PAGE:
State v. Beal, 86 N.M. 335, 524 P.2d 198 (1974)

June 19, 1974 · Court of Appeals of New Mexico · No. 1367
86 N.M. 335, 524 P.2d 198

524 P.2d 198

STATE of New Mexico, Plaintiff-Appellee, v. Dan Curtis BEAL, Defendant-Appellant.

No. 1367.

Court of Appeals of New Mexico.

June 19, 1974.

Steven P. Michael, Albuquerque, for defendant-appellant.

David L. Norvell, Atty. Gen., Louis Druxman, Asst. Atty. Gen., Santa Fe,'for plaintiff-appellee.



Convicted of armed robbery contrary to § 40A-16-2, N.M.S.A.1953 (Repl.Vol.1972) defendant appeals. He asserts two grounds for reversal. They relate to “mug shots” and a refused requested instruction. We affirm.

Mug Shots

Defendant asserts the trial court erred in denying his motion to suppress and admitting certain “mug shots,” from which the defendant was identified, into evidence. The claim is that the photographic' identification procedure was impermissibly suggestive and this procedure tainted the in-court identification.

The victim was robbed by two young black males. The victim testified that one of the men (defendant) was in the store the evening before the robbery. After the robbery the victim went to police headquarters and looked at more than ten “mug shots.” No officer was in the room during this time. No identification was made. The following day the victim was shown five “mug shots.”. She identified one of the robbers who is not the defendant in this case. A few days later she was shown five other “mug shots.” She identified the defendant. The victim testified that at no time did the police in any way say or indicate anything which would be suggestive while she viewed the “mug shots.”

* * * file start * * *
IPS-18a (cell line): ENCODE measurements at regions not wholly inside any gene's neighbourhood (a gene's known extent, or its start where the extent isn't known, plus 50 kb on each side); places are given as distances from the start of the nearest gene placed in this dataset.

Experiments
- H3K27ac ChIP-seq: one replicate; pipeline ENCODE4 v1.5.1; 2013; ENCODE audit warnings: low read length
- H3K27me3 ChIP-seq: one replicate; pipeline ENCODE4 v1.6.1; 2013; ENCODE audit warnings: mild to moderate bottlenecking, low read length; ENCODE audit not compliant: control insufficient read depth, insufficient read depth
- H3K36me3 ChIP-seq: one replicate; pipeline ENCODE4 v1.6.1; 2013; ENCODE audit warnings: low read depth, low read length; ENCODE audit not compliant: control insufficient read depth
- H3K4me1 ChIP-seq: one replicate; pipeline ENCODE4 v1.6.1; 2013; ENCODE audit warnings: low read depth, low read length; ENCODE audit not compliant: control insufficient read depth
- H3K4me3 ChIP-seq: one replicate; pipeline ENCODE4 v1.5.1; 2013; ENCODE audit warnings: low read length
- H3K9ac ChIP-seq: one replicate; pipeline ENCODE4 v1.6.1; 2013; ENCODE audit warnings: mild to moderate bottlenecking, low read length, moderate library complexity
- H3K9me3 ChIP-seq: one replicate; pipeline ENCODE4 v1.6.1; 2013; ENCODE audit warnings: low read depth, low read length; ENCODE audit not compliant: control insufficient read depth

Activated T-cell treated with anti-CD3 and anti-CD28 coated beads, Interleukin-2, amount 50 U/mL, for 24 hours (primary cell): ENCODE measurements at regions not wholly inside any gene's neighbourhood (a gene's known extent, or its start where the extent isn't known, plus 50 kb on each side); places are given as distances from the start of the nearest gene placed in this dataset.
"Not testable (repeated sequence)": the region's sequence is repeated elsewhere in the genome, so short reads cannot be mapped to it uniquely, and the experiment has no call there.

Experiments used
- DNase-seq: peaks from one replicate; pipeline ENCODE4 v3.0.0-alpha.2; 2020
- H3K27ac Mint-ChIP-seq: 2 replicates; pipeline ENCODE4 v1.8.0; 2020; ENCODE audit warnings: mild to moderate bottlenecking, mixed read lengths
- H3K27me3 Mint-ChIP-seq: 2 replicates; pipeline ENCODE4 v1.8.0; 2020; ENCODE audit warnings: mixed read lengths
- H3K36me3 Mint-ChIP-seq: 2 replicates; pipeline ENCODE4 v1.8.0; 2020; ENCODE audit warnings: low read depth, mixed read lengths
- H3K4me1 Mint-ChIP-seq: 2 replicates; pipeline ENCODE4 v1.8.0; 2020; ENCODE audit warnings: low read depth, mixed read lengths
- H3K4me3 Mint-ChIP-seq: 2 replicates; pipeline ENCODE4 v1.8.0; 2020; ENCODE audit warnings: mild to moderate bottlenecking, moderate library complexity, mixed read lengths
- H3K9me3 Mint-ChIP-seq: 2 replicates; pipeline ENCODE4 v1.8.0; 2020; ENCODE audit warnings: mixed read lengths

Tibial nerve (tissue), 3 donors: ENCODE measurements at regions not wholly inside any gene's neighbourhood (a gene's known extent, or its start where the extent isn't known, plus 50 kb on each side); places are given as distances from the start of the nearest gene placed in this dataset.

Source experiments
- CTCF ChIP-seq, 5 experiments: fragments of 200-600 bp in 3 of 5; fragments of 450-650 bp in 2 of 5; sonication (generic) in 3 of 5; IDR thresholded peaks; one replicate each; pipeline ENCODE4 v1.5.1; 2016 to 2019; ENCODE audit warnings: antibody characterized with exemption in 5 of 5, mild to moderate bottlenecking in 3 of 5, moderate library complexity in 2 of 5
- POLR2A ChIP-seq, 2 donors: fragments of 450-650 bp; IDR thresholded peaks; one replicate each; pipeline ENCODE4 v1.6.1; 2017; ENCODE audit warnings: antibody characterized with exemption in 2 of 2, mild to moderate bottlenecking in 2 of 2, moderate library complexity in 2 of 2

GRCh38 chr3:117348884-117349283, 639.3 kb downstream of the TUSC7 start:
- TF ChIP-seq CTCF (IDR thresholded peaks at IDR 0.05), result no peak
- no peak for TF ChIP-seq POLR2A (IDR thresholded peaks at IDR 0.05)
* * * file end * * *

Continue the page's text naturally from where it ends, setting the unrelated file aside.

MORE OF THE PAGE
The record is void of any indication that the viewing of the “mug shots” was in any way suggestive. Simmons v. United States, 390 U.S. 377, 88 S.Ct. 967, 19 L.Ed.2d 1247 (1968); State v. Jones, 83 N.M. 600, 495 P.2d 380 (Ct.App.1972). Thus, the trial court did not err in denying the motion to suppress and there is no factual basis for the claim that in-court identification was tainted.

*336 Instruction

Defendant’s refused requested instruction read:

“There is no evidence in the record connecting the defendant with the crime charged except the testimony of Viola M. Vickery; therefore, before you can find the defendant guilty, you must believe the statements of the said Viola M. Vickery to your satisfaction and beyond a reasonable doubt.”

Instruction should be read as a whole and where other instructions adequately cover the law refusal to give a separate instruction is not error. State v. Rushing, 85 N.M. 540, 514 P.2d 297 (1973). Here, the trial court by its instructions Nos. 13 and 17 adequately instructed the jury as to reasonable doubt and credibility of the witnesses.


It is so ordered.

WOOD, C. J., and HERNANDEZ, J., concur.